by Shelby C. Berry
Whitney Houston, Aretha Franklin, John Legend, and the Jonas Brothers started in the church, a safe place to share talent while worshipping the Lord in their way and blessing those around them. This faith-based music also got 20-year-old Louisiana native Jacey Jacobson performing. While it primarily drives her musical passion today, it didn’t spur the initial sparkle in her eye like bluegrass music.
“I don’t come from a musical family, but my dad loves bluegrass music,” said Jacey. “I grew up going to bluegrass music festivals for as long as I can remember. I went to a bluegrass festival called Pecan Ridge Bluegrass Festival in Jackson, Louisiana, when I was 3, and I noticed what an upright bass was for the first time. I watched a family play at the festival, and their daughter played the upright bass. I told my dad I wanted to play that.”
While the upright bass was a little too big for her, Jacey’s dad did buy her a fiddle for her fourth birthday and contacted a music teacher at Louisiana State University to teach her lessons.
Ironically enough, Jacey performed onstage for the first time at Pecan Ridge Bluegrass Festival with The Saltgrass Band only a few years later.
“The Saltgrass Band really helped me a lot, and I got to play with them every year,” said Jacey. “They always let me play with them, and they were always so supportive of me.”
Unfortunately, there isn’t much of a bluegrass music community in the Louisiana area, so Jacey focused more on classical music and classical training on the violin.
“Classical music wasn’t something that I necessarily enjoyed, but I went to a lot of bluegrass festivals and got to play the music I loved,” said Jacey. “I went to a lot of SPBGMA events and played at a local venue called The Old South Jamboree. I just played anywhere I could. That’s what got me involved in playing for church and the Baptist Campus Ministries at my college.”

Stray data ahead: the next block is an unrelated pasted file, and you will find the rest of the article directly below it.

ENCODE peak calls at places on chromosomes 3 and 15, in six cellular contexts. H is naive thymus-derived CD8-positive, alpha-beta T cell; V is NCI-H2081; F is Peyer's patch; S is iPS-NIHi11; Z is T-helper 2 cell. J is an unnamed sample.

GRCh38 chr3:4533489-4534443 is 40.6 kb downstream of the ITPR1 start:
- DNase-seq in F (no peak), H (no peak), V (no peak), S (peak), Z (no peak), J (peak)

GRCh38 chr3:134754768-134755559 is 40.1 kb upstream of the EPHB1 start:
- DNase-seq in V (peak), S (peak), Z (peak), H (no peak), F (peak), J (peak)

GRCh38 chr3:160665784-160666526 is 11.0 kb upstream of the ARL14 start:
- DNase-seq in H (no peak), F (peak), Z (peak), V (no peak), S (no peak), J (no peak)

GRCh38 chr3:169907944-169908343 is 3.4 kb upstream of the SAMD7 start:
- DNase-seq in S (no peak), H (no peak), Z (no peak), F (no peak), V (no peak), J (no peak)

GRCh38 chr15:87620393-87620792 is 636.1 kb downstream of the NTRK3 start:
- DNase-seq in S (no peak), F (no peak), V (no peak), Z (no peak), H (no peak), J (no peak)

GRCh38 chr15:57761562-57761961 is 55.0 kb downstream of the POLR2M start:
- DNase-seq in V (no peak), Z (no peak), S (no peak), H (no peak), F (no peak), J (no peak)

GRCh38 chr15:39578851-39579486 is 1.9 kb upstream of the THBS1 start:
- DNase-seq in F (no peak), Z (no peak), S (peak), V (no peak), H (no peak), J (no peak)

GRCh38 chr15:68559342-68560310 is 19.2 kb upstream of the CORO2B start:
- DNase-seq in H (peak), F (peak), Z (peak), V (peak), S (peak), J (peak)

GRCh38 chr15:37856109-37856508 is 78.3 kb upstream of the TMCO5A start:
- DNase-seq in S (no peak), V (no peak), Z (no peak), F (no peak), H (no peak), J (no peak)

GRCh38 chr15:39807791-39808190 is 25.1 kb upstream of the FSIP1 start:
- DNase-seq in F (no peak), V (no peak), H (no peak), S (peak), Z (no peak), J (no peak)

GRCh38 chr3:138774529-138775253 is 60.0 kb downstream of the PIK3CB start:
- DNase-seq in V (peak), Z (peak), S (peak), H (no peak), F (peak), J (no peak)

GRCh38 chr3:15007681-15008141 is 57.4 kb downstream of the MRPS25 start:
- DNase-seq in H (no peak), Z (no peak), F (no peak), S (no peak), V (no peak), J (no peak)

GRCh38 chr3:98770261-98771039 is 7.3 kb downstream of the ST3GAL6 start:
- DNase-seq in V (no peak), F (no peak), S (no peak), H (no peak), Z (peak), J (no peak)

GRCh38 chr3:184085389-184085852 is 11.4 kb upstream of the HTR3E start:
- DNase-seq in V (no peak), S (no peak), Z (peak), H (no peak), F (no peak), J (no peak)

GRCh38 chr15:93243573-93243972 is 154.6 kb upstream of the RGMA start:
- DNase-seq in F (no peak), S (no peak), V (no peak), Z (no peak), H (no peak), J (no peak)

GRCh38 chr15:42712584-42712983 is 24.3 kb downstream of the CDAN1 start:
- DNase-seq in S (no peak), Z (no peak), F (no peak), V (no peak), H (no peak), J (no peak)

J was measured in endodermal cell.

Jacey’s hometown musical community forced her to go out of her way to find her place in music. It also led her to Tomorrow’s Bluegrass Stars to connect with other young musicians.
“My mom found out from Mr. John Colburn that they have a special room at SPBGMA for kids in TBS to jam. Having a community of people that are loving and interested in the same things as you is great. I talked to fellow TBS member Anthony Howell recently about all the opportunities we’ve gotten through this program,” said Jacey.
One of the original members in 2013, Jacey credits TBS for giving her a space to play music and looks forward to playing with others.
“It’s helpful having a community and having a safe space to play,” said Jacey.
As Jacey found her place among other young bluegrass musicians, she also found her footing in music playing in church. Today, she is even involved in leading worship for her church and using her musical talent in a way that lifts others in their faith.
“As I’ve gotten older, I have realized I didn’t want to do music full-time. I never wanted to feel like music is something I’m forced to do. So, I love playing in church,” said Jacey.
Influenced by Doyle Lawson and Quicksilver, Alan Jackson’s fiddle player Ronnie Bowman, and Alison Krauss, Jacey uses her classical background to give her an edge in the slower bluegrass songs.
“It can be a struggle sometimes, but it helps me make bluegrass songs sound prettier in a way.”
While Jacey’s most significant performance was at her high school graduation in front of over a thousand people, she thrives performing at her church—specifically when performing her favorite hymn, “Because He Lives.”
Jacey attends Louisiana State University (LSU) to become a speech therapist while she continues playing music to inspire others. She focuses on school but concentrates on her church’s worship team.
“Getting more involved with the music at my church and having more of a role there is something that I’m very excited about.” She added, “I never want to stop playing. I also want to love playing and keep playing for others that love it. The look on people’s faces when they love your music is something that can’t be replicated. I want to keep doing that always.”